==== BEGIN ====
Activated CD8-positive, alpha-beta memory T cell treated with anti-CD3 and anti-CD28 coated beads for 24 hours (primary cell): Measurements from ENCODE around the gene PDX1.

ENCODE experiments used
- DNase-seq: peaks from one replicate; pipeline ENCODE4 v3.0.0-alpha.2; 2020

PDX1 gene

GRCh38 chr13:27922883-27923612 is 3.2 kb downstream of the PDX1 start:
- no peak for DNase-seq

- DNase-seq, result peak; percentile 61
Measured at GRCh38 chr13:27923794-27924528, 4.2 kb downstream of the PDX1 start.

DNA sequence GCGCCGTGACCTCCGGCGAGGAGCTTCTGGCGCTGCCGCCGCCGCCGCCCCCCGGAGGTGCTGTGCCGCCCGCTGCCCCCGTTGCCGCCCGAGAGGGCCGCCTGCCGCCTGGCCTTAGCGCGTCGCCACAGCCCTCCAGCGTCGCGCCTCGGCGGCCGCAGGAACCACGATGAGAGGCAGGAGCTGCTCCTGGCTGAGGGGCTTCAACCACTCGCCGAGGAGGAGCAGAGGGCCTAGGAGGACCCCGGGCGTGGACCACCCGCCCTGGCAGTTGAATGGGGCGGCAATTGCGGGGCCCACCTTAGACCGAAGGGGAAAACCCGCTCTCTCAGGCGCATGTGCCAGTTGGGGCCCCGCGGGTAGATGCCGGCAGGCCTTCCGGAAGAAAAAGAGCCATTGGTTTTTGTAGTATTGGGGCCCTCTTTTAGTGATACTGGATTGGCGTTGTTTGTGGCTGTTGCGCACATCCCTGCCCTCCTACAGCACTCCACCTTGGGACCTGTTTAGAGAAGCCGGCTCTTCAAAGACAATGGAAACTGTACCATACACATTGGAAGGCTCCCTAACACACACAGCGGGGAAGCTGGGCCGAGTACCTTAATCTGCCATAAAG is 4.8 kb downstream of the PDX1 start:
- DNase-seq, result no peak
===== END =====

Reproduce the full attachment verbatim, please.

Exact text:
Activated CD8-positive, alpha-beta memory T cell treated with anti-CD3 and anti-CD28 coated beads for 24 hours (primary cell): Measurements from ENCODE around the gene PDX1.

ENCODE experiments used
- DNase-seq: peaks from one replicate; pipeline ENCODE4 v3.0.0-alpha.2; 2020

PDX1 gene

GRCh38 chr13:27922883-27923612 is 3.2 kb downstream of the PDX1 start:
- no peak for DNase-seq

- DNase-seq, result peak; percentile 61
Measured at GRCh38 chr13:27923794-27924528, 4.2 kb downstream of the PDX1 start.

DNA sequence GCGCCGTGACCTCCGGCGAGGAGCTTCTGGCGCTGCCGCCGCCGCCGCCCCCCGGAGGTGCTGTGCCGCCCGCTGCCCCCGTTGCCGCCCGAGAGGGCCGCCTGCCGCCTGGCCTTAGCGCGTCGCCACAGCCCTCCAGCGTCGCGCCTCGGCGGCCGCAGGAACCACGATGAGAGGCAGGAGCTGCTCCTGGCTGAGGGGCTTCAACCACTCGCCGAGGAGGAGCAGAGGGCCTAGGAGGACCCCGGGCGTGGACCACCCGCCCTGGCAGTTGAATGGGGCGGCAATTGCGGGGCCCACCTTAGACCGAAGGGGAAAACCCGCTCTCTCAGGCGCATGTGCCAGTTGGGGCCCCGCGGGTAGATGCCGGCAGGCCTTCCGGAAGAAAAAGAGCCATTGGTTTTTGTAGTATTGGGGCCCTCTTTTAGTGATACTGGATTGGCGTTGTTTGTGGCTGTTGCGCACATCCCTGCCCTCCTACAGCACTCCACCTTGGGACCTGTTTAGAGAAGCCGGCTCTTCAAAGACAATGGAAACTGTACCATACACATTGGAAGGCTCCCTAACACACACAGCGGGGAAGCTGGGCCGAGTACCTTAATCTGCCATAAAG is 4.8 kb downstream of the PDX1 start:
- DNase-seq, result no peak